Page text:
When a blockchain transaction is processed, the decentralized network will need to reach a consensus before it can go through. Nodes on the blockchain will keep a copy of the transaction to validate it. This method ensures that you can avoid problems like double-spending without any input from a middleman.

Blockchain platforms ensure that infrastructures and protocols remain decentralized. They hold all data in a transaction in an immutable manner, securing them without the need for any central authority.

With a layer-two solution, you can significantly cut down on data processing on a blockchain platform by taking computations and running them off-chain. While the layer-one platform remains critical in settling disputes and processing transactions, the layer-two solution reduces the processing load, ensuring that you can do things much faster.

As expected, the primary benefit of layer-two solutions is that they minimize the amount of data that needs to be stored on layer-one platforms. They take transactions off the layer-one platforms while still being anchored to the platforms themselves. This way, they can free up processing space and resources while still ensuring optimal security and decentralization.

Generally, there are two types of layer-two solutions:

State Channels

A state channel is a two-way communication channel that enables participants to interact. These interactions would ideally occur on the blockchain. However, with a state channel, they are moved off the blockchain entirely.

By moving these interactions, a state channel can cut down the waiting line for blockchain transactions. You no longer have to depend on a third party (such as a miner), and you can get things done much faster.

A state channel works like this:

  • A part of the blockchain is sealed off using a smart contract, which the participants already agree upon.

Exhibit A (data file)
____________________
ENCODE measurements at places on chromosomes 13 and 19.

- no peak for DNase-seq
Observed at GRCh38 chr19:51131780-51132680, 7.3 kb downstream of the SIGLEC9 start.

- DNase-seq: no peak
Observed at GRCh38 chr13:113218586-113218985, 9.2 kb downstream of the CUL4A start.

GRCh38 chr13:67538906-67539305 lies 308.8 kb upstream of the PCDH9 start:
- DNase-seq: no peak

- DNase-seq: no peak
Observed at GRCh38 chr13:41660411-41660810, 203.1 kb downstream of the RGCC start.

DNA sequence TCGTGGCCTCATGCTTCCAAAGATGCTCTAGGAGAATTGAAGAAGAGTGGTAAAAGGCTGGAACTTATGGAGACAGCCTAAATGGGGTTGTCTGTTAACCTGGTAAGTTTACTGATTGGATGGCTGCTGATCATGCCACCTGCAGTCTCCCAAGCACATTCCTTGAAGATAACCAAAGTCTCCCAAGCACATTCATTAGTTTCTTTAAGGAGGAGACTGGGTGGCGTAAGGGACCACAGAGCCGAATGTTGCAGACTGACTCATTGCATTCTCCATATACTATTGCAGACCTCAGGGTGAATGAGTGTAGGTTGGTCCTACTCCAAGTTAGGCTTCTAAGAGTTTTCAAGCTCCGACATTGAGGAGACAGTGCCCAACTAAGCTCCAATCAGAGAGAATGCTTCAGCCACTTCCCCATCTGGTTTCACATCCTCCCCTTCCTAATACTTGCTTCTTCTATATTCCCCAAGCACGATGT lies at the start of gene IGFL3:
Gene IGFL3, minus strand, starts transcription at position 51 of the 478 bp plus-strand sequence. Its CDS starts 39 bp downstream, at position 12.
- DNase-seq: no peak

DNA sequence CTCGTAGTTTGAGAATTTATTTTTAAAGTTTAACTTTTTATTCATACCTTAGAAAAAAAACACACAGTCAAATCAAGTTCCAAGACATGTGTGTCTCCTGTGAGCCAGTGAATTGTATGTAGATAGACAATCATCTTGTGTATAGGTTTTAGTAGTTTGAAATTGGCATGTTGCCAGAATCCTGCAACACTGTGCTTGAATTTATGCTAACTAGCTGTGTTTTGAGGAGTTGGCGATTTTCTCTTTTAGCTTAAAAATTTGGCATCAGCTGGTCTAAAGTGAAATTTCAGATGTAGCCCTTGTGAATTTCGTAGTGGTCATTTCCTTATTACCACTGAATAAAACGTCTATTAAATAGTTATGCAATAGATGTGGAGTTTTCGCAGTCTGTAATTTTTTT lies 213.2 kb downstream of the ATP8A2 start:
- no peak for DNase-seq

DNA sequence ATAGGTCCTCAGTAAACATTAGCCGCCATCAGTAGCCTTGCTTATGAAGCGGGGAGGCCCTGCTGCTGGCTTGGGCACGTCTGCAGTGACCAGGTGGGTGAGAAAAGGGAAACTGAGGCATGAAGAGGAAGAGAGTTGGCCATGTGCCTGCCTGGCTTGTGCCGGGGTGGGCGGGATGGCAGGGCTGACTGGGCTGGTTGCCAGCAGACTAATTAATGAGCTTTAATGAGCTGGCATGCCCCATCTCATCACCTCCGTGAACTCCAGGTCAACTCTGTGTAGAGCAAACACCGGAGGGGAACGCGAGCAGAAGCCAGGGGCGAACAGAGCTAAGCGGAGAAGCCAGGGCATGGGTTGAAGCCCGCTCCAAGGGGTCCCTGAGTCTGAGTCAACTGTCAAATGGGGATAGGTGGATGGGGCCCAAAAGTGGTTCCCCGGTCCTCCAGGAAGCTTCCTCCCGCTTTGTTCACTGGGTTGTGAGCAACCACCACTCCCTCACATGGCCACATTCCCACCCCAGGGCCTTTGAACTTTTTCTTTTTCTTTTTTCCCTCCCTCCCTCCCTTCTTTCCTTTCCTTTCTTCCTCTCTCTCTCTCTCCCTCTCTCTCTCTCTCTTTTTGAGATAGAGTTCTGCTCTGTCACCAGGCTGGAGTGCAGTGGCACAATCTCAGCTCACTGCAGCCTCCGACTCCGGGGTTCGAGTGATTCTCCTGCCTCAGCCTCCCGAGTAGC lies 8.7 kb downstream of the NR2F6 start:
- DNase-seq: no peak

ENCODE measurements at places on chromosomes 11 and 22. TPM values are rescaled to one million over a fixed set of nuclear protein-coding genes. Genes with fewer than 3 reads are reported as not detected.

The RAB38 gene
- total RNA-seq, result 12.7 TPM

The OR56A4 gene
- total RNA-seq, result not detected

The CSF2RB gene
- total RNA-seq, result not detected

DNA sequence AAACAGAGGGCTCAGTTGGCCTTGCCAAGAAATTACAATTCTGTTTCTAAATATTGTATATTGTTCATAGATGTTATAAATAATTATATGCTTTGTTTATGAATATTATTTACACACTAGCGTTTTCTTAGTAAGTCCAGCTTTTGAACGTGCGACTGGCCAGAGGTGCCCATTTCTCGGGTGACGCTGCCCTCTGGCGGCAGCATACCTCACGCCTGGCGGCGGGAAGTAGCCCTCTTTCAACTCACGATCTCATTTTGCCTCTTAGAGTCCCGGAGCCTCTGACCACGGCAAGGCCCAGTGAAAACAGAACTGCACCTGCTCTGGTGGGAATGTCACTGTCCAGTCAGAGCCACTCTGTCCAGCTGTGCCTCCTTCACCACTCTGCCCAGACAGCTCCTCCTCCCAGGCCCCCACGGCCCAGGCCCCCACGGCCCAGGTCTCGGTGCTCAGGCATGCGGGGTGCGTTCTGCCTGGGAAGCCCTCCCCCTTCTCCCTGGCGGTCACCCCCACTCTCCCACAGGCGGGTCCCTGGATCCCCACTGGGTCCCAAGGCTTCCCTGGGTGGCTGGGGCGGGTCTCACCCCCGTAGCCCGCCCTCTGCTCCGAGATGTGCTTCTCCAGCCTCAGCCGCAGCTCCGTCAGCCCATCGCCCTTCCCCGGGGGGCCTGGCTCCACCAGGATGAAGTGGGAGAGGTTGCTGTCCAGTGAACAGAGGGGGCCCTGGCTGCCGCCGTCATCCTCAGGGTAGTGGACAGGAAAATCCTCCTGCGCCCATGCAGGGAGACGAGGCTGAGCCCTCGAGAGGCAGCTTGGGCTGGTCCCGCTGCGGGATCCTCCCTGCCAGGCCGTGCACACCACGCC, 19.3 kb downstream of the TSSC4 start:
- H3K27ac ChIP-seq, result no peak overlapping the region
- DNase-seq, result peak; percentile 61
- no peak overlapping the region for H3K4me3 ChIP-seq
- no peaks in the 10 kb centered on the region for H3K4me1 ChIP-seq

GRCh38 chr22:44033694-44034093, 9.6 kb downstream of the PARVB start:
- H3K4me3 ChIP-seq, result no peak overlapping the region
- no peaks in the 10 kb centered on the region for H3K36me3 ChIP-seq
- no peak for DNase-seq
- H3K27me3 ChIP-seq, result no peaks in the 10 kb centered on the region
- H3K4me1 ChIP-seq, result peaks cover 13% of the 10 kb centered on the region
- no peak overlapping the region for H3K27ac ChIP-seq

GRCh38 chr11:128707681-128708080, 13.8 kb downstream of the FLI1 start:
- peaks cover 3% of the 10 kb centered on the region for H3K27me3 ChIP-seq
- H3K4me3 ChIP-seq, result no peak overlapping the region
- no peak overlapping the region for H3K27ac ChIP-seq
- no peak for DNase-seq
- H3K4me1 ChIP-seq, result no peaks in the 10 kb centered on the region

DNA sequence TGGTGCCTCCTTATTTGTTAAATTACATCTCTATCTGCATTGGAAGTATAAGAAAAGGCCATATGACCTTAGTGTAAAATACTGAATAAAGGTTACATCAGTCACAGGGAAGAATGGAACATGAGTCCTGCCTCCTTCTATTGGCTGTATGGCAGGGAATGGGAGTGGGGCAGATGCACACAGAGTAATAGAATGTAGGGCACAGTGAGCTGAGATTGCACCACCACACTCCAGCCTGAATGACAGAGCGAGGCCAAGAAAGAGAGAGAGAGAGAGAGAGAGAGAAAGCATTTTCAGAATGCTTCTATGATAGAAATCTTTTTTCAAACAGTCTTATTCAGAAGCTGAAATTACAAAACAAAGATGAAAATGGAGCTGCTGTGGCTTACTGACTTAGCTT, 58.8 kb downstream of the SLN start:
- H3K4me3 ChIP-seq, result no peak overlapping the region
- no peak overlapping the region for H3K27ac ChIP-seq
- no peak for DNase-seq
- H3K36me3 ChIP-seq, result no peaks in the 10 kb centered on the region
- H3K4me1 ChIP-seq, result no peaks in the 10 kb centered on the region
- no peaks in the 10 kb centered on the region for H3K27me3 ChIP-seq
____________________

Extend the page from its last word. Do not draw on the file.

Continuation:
• Participants can directly interact without making any submissions.
  • When the transaction set is over, the channel's final state is added to the blockchain.

The Bitcoin Lightning Network and Ethereum's Raiden Network are two classic examples of state channel solutions. They execute state channels using Hashed Timelock Contracts, allowing quicker transactions and smart contract implementations respectively in quick time.

Nested Blockchains

A nested blockchain has a relatively straightforward operation:

  • The main blockchain (layer-one) rules the entire system, although its primary function will be to resolve disputes.
  • Several blockchains can sit on the main chain. They will be connected, forming a parent-child chain connection. The parent chain delegates work among the child chains, executing actions and sending results to the parent.

As expected, this structure reduces the load on the main chain. At the same time, it optimizes scalability - potentially on an exponential scale.

All in all, layer-two solutions are an impressive innovation that provides incredible opportunities for blockchains to grow. They provide an opportunity for scaling while maintaining decentralization and privacy.